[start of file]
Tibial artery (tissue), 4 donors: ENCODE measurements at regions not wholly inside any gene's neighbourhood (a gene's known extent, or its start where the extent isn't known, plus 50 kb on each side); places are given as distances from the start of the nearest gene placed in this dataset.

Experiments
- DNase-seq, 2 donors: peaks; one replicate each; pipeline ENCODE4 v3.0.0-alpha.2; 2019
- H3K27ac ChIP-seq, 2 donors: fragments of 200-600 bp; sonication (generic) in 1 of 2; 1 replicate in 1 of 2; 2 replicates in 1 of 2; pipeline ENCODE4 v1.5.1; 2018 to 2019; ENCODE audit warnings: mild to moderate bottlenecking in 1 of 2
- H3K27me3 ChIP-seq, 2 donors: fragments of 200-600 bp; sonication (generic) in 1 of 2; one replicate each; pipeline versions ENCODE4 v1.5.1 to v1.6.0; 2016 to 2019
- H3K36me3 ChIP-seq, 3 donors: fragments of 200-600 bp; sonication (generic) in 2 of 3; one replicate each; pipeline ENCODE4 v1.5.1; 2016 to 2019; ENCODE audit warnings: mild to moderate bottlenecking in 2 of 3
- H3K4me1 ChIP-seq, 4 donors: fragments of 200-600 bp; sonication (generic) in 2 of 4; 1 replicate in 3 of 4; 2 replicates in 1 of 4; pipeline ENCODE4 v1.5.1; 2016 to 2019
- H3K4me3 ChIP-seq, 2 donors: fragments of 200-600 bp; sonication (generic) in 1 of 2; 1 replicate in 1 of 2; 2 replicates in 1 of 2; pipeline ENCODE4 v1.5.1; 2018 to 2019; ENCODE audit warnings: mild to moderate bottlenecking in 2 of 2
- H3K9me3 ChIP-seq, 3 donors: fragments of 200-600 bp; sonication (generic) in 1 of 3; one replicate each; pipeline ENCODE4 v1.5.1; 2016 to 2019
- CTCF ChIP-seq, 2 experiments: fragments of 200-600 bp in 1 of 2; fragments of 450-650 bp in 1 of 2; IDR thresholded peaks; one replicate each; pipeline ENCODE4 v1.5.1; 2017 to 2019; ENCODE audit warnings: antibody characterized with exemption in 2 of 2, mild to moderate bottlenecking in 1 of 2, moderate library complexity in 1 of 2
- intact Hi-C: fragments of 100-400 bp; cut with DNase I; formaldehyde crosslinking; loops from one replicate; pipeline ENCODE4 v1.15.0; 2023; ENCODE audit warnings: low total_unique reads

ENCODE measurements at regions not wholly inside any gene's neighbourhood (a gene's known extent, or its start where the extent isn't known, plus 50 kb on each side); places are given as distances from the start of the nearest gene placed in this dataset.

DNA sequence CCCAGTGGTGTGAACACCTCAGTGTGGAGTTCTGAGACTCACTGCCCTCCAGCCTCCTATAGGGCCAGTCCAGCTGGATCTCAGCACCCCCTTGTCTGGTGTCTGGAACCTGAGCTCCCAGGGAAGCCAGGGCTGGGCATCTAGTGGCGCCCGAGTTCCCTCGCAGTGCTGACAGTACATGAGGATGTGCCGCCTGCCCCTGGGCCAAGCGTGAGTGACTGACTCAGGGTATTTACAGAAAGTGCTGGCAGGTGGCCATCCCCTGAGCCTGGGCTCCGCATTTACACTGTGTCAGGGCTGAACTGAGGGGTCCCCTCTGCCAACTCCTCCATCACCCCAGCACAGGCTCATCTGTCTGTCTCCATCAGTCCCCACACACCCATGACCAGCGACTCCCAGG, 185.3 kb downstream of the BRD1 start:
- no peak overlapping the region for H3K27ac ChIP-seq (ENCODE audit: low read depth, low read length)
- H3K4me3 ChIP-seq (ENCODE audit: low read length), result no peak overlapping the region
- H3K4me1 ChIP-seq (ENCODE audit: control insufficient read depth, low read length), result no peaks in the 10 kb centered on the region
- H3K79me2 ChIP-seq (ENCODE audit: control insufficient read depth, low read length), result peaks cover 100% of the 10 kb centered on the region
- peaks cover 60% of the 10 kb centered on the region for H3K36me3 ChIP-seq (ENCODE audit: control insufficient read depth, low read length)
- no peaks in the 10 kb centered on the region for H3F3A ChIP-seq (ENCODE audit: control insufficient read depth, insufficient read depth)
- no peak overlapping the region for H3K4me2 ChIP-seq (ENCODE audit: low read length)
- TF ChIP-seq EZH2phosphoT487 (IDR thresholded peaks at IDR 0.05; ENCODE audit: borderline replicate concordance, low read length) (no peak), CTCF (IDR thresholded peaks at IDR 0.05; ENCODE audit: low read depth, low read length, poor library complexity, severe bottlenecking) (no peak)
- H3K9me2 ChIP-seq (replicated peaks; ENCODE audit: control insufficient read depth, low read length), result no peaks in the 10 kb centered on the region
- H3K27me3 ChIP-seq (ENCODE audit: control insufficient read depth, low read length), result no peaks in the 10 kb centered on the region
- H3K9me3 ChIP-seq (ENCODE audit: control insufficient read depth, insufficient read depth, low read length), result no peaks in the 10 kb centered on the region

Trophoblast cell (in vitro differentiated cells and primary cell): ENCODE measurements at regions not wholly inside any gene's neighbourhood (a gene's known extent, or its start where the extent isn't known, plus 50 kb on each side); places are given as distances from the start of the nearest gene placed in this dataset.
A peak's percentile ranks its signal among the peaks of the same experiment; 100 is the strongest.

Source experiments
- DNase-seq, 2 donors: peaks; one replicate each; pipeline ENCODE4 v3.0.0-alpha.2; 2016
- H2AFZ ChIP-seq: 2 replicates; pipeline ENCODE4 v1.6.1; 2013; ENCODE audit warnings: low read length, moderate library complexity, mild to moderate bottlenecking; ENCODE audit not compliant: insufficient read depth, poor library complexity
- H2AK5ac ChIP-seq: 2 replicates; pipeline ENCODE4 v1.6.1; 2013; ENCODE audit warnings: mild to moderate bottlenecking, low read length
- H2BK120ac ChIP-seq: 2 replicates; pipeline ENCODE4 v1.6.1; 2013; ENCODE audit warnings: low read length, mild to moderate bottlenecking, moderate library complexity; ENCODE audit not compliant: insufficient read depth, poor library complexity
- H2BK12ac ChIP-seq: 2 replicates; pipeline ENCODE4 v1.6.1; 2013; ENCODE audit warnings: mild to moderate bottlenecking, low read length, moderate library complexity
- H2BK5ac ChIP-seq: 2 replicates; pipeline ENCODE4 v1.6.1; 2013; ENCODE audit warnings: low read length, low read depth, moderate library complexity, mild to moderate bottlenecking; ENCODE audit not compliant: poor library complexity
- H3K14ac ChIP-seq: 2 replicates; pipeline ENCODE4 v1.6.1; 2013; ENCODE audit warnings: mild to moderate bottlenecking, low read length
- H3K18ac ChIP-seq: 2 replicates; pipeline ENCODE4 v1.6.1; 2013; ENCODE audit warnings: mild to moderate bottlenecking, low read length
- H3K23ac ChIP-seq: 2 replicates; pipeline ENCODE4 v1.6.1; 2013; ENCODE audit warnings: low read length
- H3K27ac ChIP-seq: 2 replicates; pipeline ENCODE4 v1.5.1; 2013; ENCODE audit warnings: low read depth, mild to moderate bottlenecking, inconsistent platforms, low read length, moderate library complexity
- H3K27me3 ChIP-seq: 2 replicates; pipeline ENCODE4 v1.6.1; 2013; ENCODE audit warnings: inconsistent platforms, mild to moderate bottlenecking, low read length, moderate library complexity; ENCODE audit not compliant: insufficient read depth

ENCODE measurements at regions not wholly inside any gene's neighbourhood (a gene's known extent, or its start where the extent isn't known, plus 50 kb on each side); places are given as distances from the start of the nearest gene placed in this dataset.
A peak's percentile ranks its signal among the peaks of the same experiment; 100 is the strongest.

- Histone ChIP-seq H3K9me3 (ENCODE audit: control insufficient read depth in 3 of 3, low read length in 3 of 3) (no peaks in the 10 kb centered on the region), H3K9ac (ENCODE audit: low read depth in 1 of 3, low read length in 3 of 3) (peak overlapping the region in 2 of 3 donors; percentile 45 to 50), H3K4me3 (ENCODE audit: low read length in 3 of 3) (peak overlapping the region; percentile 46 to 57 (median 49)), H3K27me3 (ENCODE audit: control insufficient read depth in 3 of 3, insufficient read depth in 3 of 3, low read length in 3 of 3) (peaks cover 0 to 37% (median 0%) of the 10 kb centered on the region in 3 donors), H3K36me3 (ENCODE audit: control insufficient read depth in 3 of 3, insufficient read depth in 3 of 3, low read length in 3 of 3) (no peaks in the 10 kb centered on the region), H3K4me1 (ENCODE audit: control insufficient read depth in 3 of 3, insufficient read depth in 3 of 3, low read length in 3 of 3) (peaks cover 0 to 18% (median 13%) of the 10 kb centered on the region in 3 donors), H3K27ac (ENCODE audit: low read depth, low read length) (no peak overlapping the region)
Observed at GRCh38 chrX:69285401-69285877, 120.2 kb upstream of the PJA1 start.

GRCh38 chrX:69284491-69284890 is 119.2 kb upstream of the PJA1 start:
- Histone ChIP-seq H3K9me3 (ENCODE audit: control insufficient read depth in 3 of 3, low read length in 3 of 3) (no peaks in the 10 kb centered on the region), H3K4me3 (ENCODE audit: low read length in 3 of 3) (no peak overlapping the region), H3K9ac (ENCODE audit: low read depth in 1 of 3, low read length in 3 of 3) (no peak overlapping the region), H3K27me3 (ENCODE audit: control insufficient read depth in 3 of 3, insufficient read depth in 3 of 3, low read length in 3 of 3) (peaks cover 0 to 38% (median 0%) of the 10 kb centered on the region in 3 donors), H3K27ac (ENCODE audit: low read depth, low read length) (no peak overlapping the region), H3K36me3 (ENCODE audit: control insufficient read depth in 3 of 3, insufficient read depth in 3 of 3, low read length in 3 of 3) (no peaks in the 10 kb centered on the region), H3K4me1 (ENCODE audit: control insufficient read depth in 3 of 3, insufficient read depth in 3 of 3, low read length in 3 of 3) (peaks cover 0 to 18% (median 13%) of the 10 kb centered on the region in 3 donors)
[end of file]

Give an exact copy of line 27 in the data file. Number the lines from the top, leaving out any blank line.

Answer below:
Source experiments